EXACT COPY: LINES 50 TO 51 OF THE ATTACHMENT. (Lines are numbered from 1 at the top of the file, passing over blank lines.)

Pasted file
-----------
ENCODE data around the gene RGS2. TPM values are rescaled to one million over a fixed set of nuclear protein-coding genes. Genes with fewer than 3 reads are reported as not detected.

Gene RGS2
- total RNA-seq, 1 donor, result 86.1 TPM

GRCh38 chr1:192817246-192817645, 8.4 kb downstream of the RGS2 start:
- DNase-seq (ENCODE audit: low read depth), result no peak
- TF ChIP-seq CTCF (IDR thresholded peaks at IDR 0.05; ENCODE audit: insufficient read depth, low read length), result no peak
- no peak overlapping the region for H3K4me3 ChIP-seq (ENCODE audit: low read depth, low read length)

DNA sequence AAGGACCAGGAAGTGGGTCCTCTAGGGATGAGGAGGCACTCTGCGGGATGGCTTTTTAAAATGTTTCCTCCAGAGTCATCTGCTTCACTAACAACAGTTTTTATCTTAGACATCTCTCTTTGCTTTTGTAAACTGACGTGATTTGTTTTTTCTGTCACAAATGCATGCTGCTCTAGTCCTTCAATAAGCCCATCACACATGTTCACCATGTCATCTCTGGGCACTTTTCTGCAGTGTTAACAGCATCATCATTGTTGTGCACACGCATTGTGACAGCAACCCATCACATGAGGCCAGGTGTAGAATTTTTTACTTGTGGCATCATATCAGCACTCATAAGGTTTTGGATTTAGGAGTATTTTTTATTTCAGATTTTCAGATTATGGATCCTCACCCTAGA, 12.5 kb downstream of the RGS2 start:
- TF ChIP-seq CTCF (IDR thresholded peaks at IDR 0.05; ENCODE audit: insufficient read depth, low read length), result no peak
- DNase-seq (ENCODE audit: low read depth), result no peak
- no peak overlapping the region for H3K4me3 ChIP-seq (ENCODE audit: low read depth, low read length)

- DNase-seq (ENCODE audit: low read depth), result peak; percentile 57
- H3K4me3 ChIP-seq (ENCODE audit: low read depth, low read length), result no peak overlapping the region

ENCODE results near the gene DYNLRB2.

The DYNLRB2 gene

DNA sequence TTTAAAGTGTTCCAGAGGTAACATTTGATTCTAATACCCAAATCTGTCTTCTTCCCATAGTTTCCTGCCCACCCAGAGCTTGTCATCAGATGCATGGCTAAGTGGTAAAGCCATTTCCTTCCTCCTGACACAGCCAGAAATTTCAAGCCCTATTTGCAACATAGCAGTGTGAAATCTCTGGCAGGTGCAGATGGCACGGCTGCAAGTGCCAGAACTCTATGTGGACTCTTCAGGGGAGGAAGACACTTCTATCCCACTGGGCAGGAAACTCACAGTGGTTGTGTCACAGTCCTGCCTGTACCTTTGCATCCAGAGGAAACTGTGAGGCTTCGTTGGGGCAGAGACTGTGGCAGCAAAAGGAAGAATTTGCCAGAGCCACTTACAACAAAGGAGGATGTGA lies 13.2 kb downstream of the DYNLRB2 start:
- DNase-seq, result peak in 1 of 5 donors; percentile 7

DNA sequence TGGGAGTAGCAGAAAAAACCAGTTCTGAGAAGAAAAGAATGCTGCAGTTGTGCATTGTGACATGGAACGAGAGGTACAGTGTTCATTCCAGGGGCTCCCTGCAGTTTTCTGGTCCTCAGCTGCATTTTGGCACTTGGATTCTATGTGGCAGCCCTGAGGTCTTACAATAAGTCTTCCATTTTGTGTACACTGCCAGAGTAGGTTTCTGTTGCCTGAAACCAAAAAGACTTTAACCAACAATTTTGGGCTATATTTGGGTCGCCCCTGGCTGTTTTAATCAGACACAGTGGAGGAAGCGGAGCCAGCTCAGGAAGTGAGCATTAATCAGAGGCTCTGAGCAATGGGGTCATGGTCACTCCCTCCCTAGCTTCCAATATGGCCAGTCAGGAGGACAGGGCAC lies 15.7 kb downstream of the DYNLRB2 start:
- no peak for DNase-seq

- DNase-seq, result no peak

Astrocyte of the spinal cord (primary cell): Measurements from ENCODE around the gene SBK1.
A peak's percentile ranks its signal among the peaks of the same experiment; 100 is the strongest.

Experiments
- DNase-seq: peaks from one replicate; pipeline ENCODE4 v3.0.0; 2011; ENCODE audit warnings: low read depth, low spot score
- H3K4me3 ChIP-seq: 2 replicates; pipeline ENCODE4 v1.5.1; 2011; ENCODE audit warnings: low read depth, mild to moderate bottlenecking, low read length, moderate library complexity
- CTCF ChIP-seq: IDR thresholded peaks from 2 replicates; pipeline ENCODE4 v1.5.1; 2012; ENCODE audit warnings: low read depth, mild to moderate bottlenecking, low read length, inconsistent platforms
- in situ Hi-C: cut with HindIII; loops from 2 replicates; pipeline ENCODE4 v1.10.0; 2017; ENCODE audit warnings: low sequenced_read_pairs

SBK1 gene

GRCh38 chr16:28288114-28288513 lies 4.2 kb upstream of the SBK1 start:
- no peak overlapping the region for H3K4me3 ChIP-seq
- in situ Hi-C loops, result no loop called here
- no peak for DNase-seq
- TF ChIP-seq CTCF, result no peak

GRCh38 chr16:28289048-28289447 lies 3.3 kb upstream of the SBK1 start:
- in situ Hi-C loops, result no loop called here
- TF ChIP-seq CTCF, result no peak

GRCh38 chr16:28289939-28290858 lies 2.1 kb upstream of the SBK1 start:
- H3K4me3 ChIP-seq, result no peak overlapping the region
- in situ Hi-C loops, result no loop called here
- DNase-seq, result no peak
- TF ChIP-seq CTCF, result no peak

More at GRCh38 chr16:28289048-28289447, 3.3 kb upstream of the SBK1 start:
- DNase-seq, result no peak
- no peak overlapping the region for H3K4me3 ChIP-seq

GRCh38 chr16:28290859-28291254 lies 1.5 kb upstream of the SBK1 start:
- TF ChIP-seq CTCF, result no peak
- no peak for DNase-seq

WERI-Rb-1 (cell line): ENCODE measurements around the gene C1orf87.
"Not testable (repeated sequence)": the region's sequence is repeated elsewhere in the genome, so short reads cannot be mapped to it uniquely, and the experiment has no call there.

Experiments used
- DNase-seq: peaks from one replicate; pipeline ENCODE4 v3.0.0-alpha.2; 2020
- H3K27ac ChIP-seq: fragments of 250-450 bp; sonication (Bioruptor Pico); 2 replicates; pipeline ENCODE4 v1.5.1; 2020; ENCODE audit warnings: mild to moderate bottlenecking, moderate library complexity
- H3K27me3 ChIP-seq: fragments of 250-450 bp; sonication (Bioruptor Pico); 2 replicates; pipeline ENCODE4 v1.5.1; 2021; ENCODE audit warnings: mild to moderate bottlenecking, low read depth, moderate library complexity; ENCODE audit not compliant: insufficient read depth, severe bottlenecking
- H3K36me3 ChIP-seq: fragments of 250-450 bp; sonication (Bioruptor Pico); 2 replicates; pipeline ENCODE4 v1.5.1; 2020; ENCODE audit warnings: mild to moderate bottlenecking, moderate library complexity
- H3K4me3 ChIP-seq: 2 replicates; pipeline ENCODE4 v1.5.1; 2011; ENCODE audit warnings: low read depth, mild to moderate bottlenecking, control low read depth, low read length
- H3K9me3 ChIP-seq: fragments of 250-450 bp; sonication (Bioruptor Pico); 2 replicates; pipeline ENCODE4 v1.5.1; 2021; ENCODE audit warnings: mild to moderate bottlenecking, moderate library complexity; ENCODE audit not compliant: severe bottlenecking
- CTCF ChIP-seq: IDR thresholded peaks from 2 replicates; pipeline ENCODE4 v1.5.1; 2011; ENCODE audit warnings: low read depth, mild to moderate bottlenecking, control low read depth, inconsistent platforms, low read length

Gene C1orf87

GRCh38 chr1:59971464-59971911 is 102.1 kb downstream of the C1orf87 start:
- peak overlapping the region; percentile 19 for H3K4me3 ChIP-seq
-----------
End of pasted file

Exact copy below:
Experiments used
- DNase-seq: peaks from one replicate; pipeline ENCODE4 v3.0.0-alpha.2; 2020